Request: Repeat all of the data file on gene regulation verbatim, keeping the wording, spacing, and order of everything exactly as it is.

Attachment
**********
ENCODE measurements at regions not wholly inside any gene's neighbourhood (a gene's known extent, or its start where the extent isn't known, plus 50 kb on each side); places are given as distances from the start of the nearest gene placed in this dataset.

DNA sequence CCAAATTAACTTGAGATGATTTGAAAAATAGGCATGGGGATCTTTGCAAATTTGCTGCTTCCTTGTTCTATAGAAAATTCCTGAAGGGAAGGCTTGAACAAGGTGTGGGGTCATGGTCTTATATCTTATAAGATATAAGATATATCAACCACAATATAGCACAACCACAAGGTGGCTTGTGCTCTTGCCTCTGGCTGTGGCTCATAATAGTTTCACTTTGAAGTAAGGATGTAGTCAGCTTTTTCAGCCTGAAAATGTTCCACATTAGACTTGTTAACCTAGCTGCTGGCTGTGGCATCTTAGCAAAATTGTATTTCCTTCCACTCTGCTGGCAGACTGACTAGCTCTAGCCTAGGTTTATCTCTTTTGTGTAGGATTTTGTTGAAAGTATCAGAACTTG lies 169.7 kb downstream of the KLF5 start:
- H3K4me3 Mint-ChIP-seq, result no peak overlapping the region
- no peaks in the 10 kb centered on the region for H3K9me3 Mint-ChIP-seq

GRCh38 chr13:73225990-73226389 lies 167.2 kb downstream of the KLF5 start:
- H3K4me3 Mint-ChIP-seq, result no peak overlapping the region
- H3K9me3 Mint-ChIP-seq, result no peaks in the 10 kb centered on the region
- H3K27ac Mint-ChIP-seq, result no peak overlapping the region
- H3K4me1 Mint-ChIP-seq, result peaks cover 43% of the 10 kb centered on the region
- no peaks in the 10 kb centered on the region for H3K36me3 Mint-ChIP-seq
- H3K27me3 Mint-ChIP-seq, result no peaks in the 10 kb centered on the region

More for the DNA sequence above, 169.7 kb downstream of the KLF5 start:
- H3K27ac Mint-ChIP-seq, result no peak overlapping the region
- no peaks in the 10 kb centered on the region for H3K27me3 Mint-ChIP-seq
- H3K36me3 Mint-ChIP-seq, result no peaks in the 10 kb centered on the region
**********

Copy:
ENCODE measurements at regions not wholly inside any gene's neighbourhood (a gene's known extent, or its start where the extent isn't known, plus 50 kb on each side); places are given as distances from the start of the nearest gene placed in this dataset.

DNA sequence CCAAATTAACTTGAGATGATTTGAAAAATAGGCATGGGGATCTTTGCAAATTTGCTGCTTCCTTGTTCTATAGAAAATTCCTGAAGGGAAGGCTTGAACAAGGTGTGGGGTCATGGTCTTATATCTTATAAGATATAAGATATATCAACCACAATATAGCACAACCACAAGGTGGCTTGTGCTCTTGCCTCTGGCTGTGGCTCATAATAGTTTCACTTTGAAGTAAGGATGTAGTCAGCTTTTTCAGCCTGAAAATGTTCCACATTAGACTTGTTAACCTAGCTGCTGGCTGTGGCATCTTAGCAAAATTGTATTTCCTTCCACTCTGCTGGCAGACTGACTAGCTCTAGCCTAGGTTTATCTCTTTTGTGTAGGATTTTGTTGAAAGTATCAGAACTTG lies 169.7 kb downstream of the KLF5 start:
- H3K4me3 Mint-ChIP-seq, result no peak overlapping the region
- no peaks in the 10 kb centered on the region for H3K9me3 Mint-ChIP-seq

GRCh38 chr13:73225990-73226389 lies 167.2 kb downstream of the KLF5 start:
- H3K4me3 Mint-ChIP-seq, result no peak overlapping the region
- H3K9me3 Mint-ChIP-seq, result no peaks in the 10 kb centered on the region
- H3K27ac Mint-ChIP-seq, result no peak overlapping the region
- H3K4me1 Mint-ChIP-seq, result peaks cover 43% of the 10 kb centered on the region
- no peaks in the 10 kb centered on the region for H3K36me3 Mint-ChIP-seq
- H3K27me3 Mint-ChIP-seq, result no peaks in the 10 kb centered on the region

More for the DNA sequence above, 169.7 kb downstream of the KLF5 start:
- H3K27ac Mint-ChIP-seq, result no peak overlapping the region
- no peaks in the 10 kb centered on the region for H3K27me3 Mint-ChIP-seq
- H3K36me3 Mint-ChIP-seq, result no peaks in the 10 kb centered on the region